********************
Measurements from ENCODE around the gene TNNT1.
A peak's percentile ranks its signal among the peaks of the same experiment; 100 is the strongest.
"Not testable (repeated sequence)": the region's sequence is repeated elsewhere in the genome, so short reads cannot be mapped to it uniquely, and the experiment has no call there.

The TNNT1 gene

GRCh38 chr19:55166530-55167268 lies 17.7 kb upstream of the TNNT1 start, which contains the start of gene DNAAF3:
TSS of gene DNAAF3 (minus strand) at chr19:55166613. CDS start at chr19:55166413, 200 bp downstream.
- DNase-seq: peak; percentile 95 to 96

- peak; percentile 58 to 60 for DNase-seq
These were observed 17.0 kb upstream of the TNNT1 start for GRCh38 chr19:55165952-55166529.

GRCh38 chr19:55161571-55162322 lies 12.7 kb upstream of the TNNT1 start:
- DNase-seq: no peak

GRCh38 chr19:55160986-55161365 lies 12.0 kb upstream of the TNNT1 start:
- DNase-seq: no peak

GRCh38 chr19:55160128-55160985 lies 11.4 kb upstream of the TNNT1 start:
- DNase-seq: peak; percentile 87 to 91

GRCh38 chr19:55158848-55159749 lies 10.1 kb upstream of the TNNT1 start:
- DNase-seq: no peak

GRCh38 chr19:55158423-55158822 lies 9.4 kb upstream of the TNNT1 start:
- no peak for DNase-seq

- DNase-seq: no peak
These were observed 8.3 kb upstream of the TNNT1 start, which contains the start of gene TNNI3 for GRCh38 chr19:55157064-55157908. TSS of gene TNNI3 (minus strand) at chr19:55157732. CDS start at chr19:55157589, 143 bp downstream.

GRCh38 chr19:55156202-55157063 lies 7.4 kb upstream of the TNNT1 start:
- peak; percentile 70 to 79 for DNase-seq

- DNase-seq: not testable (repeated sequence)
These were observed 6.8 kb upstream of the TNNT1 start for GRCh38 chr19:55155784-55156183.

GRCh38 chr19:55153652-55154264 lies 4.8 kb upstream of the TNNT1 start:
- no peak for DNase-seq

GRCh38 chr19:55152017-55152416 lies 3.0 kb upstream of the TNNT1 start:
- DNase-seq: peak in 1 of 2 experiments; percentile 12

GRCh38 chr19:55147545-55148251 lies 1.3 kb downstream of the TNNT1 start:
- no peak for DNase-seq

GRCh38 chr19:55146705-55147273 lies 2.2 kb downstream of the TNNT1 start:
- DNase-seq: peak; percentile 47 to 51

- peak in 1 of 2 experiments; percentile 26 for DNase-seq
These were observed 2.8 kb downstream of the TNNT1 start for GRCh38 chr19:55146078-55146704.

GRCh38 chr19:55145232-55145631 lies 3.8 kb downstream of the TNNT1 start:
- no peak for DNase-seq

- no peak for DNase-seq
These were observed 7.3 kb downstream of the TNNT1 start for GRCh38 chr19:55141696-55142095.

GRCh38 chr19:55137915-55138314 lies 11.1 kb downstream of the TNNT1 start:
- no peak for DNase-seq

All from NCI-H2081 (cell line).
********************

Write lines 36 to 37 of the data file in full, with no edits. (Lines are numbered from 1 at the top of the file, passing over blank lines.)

GRCh38 chr19:55145232-55145631 lies 3.8 kb downstream of the TNNT1 start:
- no peak for DNase-seq